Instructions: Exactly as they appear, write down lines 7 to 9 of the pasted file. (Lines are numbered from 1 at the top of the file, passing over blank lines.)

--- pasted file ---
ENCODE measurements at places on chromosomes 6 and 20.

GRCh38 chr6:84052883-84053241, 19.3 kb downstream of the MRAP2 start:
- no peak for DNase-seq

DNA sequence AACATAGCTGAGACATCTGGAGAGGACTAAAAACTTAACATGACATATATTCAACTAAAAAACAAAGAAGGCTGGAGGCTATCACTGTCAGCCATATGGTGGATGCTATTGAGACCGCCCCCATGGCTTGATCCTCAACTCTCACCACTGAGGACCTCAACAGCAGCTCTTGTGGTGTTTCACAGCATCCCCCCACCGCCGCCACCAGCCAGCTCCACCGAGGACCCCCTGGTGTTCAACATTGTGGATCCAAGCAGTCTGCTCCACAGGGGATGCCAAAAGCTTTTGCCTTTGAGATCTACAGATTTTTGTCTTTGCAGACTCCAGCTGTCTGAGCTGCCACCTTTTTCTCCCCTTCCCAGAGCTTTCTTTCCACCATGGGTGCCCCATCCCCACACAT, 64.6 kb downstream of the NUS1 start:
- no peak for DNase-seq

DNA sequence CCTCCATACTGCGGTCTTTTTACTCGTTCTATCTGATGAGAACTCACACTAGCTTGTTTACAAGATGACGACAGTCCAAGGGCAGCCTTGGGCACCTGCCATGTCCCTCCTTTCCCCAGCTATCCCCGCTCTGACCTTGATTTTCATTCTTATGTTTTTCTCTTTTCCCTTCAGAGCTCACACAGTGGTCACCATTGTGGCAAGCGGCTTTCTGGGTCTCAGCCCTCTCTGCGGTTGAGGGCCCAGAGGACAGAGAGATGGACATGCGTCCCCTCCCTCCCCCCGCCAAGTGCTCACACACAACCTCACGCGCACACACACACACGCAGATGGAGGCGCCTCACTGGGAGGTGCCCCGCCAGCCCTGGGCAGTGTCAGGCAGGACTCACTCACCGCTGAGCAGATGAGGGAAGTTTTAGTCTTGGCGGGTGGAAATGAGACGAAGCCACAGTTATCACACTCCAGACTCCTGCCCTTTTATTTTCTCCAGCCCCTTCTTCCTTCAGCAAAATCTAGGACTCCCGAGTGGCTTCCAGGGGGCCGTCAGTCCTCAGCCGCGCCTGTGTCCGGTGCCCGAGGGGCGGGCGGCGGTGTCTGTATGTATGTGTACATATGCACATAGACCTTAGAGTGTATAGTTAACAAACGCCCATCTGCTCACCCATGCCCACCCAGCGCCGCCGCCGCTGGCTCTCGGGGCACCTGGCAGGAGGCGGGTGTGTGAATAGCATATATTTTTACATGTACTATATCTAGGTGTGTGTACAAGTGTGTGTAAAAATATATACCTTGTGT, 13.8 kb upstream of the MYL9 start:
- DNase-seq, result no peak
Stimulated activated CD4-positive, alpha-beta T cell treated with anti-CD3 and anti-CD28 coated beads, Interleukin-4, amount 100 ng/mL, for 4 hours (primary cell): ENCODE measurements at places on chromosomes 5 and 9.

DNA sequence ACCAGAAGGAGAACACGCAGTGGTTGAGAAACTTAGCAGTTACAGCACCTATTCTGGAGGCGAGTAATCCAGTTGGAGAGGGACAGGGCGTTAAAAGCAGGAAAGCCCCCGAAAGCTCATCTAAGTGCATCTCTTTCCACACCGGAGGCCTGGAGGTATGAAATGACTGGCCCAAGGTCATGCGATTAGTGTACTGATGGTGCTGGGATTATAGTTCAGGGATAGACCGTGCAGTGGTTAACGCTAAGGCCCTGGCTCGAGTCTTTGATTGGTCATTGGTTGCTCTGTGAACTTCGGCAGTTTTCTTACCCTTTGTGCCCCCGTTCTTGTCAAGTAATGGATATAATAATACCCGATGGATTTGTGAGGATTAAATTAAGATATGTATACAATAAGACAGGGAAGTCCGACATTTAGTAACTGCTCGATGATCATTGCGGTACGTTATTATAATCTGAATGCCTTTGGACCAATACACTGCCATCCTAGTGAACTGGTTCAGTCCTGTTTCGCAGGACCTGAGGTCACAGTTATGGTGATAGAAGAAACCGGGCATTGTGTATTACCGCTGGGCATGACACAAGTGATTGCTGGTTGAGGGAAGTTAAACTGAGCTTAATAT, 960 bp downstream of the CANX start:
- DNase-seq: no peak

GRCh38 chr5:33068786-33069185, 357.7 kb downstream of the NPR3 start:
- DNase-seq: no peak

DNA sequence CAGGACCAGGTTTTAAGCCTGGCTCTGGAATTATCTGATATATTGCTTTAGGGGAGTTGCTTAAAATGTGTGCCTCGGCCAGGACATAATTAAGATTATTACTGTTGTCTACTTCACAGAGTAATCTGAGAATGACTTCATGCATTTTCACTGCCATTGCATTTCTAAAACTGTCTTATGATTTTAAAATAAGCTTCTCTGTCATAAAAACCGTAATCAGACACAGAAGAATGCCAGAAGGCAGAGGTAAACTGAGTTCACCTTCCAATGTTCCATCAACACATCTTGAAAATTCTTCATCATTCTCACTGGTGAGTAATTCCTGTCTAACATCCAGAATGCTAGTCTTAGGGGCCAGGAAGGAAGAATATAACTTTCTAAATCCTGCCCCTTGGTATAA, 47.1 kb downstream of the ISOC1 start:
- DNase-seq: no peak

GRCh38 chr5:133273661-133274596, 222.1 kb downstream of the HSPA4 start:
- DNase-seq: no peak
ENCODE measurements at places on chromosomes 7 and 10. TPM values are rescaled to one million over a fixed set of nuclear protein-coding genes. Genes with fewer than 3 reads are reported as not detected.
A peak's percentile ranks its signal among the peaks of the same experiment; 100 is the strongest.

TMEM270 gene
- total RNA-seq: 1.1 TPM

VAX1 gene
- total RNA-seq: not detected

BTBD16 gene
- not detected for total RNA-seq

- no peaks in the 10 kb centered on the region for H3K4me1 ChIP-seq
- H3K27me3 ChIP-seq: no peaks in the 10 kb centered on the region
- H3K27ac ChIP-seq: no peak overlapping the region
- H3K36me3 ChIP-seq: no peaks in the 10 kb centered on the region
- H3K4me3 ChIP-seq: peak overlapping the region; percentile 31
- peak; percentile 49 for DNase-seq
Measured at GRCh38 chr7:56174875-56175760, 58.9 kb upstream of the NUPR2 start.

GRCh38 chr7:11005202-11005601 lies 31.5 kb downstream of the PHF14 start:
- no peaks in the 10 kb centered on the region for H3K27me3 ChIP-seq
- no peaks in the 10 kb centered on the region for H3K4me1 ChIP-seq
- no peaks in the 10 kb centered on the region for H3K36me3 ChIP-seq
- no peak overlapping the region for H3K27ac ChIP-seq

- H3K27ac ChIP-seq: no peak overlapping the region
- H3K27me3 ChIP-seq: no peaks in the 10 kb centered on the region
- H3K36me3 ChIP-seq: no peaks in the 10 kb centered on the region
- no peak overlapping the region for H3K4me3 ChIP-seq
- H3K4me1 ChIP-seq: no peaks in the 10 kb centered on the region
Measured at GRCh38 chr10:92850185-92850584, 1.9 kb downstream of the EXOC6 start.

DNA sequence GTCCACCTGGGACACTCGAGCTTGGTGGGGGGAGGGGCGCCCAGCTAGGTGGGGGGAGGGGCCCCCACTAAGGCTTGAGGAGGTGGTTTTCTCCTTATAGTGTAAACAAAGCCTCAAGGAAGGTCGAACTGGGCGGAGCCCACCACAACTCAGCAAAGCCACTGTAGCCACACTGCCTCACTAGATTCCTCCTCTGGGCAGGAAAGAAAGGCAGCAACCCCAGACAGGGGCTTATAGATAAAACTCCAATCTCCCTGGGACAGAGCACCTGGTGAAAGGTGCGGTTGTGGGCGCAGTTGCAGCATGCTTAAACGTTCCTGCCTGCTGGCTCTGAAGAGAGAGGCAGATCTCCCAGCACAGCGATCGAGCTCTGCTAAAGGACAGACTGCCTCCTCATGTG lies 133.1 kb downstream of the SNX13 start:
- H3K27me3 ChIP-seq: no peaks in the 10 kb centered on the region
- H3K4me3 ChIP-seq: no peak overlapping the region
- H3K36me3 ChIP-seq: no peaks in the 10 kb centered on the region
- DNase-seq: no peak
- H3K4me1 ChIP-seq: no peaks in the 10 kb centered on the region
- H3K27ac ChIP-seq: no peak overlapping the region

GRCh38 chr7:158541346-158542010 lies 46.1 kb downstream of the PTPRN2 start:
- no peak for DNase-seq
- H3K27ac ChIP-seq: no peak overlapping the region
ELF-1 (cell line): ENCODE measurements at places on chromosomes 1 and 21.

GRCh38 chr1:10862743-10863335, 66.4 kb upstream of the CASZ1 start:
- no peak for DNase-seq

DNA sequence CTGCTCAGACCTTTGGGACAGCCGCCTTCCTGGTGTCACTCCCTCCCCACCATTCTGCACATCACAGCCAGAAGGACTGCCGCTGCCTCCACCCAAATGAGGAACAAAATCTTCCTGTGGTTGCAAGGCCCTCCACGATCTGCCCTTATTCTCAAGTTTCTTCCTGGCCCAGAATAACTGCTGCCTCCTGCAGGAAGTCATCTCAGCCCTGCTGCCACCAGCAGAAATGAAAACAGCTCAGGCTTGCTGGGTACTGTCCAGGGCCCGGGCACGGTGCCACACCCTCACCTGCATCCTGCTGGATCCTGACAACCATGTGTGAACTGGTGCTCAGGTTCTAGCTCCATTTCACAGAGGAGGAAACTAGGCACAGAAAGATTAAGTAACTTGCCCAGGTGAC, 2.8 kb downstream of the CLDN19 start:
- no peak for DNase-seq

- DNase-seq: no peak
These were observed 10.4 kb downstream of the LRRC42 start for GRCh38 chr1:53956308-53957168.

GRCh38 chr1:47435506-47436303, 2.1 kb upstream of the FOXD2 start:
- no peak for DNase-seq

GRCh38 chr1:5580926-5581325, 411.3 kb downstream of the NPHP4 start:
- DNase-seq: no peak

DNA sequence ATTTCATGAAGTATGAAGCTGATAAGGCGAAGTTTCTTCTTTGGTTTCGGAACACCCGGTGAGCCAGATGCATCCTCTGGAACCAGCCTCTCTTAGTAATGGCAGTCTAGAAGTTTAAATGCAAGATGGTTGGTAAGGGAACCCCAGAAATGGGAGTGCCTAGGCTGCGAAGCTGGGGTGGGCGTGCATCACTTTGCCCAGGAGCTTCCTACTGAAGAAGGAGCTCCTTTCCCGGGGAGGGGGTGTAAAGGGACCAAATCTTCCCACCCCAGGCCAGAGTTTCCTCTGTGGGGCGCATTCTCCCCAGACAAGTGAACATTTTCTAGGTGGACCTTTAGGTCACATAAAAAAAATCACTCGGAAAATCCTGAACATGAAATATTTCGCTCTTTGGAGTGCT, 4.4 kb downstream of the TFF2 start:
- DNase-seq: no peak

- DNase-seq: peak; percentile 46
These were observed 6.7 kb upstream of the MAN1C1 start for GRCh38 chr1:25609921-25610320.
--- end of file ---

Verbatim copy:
- DNase-seq, result no peak
Stimulated activated CD4-positive, alpha-beta T cell treated with anti-CD3 and anti-CD28 coated beads, Interleukin-4, amount 100 ng/mL, for 4 hours (primary cell): ENCODE measurements at places on chromosomes 5 and 9.

DNA sequence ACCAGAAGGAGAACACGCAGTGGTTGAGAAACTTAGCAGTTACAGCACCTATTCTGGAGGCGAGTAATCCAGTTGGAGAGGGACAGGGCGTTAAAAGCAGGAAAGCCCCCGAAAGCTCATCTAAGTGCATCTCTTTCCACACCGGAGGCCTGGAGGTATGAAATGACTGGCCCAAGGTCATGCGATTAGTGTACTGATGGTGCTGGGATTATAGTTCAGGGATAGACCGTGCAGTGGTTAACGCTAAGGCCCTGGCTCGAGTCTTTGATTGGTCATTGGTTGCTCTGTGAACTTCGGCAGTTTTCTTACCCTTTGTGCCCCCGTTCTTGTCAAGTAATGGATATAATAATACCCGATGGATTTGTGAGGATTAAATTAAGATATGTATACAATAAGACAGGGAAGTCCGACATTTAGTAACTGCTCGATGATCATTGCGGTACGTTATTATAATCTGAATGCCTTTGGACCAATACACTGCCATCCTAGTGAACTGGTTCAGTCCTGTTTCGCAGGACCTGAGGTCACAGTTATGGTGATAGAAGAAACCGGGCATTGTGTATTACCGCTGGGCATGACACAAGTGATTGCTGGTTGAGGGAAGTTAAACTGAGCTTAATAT, 960 bp downstream of the CANX start: